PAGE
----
“Immediately captivated by the warm, luminous light of southern France,” says Amy Touchette, “I made this picture within minutes of arriving.”
Without a doubt, the festival that’s always had the best reputation in the photo industry is Rencontres d’Arles. I attended in 2017 and it unequivocally lived up to its reputation. Located in Arles, France, this year the festival celebrates its 50th year running.
Every summer, the festival holds numerous exhibitions in incredibly beautiful, old-heritage sites, including some 12th-century chapels or 19th-century industrial buildings that are open only to the public during the festival. The exhibitions range from classic documentary photography to the contemporary, experimental and cutting-edge, from well-known canonical photographers to lesser known, up-and-coming photographers and artists.
During opening week, there are evening screenings, exhibition tours, discussions, symposiums, readings, performances and book signings. Throughout the summer, the festival holds photography workshops (in the past by the likes of Martin Parr, René Burri and Joan Fontcuberta), as well as hands-on workshops combining writing, visual arts, photography and improvisation. The festival also offers portfolio reviews in early July, making it an especially great resource for non-European photographers looking to develop relationships with industry professionals abroad—my main reason for attending the festival.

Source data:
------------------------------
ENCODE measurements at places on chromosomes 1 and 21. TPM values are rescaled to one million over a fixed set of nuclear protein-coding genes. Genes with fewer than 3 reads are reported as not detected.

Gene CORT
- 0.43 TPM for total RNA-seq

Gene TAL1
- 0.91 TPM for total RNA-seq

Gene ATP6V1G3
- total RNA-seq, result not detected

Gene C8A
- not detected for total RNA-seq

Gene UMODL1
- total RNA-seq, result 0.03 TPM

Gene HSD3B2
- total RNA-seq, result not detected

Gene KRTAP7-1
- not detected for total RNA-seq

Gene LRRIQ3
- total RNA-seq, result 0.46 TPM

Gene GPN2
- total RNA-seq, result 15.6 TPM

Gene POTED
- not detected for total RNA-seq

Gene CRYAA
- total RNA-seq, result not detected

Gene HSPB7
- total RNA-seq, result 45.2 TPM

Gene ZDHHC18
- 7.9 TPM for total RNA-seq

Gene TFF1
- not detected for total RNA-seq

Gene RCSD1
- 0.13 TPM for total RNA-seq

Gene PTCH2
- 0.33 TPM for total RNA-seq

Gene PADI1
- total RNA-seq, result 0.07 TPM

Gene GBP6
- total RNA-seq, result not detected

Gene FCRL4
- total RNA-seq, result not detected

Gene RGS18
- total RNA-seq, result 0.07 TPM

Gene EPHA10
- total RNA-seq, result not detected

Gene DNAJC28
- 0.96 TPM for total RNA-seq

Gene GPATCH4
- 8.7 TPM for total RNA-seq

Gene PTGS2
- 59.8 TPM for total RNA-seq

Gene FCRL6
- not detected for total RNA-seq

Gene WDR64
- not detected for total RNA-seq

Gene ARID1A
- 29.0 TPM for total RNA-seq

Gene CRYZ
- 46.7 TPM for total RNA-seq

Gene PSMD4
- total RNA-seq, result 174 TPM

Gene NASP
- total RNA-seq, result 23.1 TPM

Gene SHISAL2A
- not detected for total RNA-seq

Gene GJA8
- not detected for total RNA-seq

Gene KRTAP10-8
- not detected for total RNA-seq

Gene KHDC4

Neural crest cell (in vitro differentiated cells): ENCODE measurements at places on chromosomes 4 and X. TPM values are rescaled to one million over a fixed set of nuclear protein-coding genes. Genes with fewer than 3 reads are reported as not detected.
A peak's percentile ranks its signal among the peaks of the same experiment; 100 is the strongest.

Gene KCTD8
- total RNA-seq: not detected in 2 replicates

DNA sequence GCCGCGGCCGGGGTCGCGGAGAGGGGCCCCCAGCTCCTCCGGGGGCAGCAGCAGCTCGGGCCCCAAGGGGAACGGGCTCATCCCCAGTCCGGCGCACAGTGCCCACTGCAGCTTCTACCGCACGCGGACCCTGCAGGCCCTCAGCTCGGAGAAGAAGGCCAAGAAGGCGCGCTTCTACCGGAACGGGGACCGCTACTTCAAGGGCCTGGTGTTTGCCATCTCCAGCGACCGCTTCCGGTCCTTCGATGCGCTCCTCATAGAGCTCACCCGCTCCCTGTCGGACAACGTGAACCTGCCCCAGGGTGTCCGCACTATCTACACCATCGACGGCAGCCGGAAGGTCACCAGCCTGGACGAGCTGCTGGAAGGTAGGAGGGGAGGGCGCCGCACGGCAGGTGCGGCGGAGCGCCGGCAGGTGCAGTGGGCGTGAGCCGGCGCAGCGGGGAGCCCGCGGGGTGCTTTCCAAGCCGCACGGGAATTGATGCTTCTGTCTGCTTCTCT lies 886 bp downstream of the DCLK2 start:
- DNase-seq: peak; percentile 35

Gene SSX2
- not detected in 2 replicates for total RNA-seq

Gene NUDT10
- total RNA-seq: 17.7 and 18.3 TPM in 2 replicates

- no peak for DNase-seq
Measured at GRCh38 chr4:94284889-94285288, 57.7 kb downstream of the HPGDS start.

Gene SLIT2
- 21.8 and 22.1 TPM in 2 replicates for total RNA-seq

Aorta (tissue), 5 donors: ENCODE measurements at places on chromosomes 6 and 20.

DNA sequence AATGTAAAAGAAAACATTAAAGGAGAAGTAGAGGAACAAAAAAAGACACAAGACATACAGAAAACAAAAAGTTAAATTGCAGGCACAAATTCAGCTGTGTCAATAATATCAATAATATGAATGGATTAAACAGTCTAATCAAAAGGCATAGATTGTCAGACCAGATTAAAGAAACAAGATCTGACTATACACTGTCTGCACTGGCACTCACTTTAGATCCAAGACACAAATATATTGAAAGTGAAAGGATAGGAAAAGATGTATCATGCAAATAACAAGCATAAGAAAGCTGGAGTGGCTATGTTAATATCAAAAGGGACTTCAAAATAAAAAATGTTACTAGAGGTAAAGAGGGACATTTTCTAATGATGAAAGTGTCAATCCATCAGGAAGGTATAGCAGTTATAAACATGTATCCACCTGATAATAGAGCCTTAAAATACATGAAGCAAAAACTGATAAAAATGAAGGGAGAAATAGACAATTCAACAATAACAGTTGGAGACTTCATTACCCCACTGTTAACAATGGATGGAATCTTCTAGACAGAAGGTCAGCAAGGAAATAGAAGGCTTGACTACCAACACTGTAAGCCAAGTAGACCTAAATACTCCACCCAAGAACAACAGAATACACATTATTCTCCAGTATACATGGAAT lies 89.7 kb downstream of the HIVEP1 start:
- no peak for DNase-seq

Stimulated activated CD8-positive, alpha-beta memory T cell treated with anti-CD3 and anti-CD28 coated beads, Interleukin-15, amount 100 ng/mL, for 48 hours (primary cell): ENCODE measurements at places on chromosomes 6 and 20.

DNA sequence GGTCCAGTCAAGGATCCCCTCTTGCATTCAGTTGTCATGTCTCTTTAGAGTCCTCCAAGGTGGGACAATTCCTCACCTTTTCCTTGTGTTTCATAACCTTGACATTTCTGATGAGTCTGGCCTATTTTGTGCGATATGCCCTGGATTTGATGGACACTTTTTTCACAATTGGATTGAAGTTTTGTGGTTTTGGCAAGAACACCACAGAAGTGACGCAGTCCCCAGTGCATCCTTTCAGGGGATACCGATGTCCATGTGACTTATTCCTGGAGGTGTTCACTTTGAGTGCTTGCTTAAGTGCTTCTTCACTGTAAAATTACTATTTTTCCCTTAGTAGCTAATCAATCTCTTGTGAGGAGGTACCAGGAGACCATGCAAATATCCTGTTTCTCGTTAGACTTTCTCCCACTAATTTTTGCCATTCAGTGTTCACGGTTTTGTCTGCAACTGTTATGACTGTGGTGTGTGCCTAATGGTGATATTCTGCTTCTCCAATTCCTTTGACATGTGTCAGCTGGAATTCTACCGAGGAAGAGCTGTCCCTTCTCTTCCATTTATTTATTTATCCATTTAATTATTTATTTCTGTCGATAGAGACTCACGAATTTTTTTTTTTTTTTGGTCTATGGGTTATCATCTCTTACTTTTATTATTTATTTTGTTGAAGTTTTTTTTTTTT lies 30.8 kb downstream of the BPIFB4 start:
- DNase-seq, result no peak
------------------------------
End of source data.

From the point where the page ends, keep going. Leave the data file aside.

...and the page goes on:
Aside from Rencontres d’Arles’ programs, an equal draw is the beautiful, warm town of Arles itself. Residents welcome festival goers from all over the globe with open arms, rosé practically flows from the faucets, and you’re surrounded by the settings of Van Gogh’s legendary landscapes. In between programming, everyone hangs out in cafes and restaurants, making it really easy to meet people, to casually share work and ideas and to simply enjoy being surrounded by like-minded photo lovers.
Founded by photographer Lucien Clergue, author Michel Tournier and historian Jean-Maurice Roquette, this summer, on the occasion of its 50th anniversary, the festival has gone all out to create an especially ambitious, eclectic program. Plus, there is something I am personally excited about: Susan Meiselas, one of my biggest inspirations, will be presented with the first Women In Motion Award in the town’s extraordinary Théâtre Antique, a Roman theatre built in the first century BC.
Check out this year’s Rencontres d’Arles program here. And if you can’t attend this summer (like most of us), dive into the festival’s media library, “a veritable extension of the festival,” comprising illustrated articles, as well as audio documents and videos about artists and people in the industry, often narrated in their own words.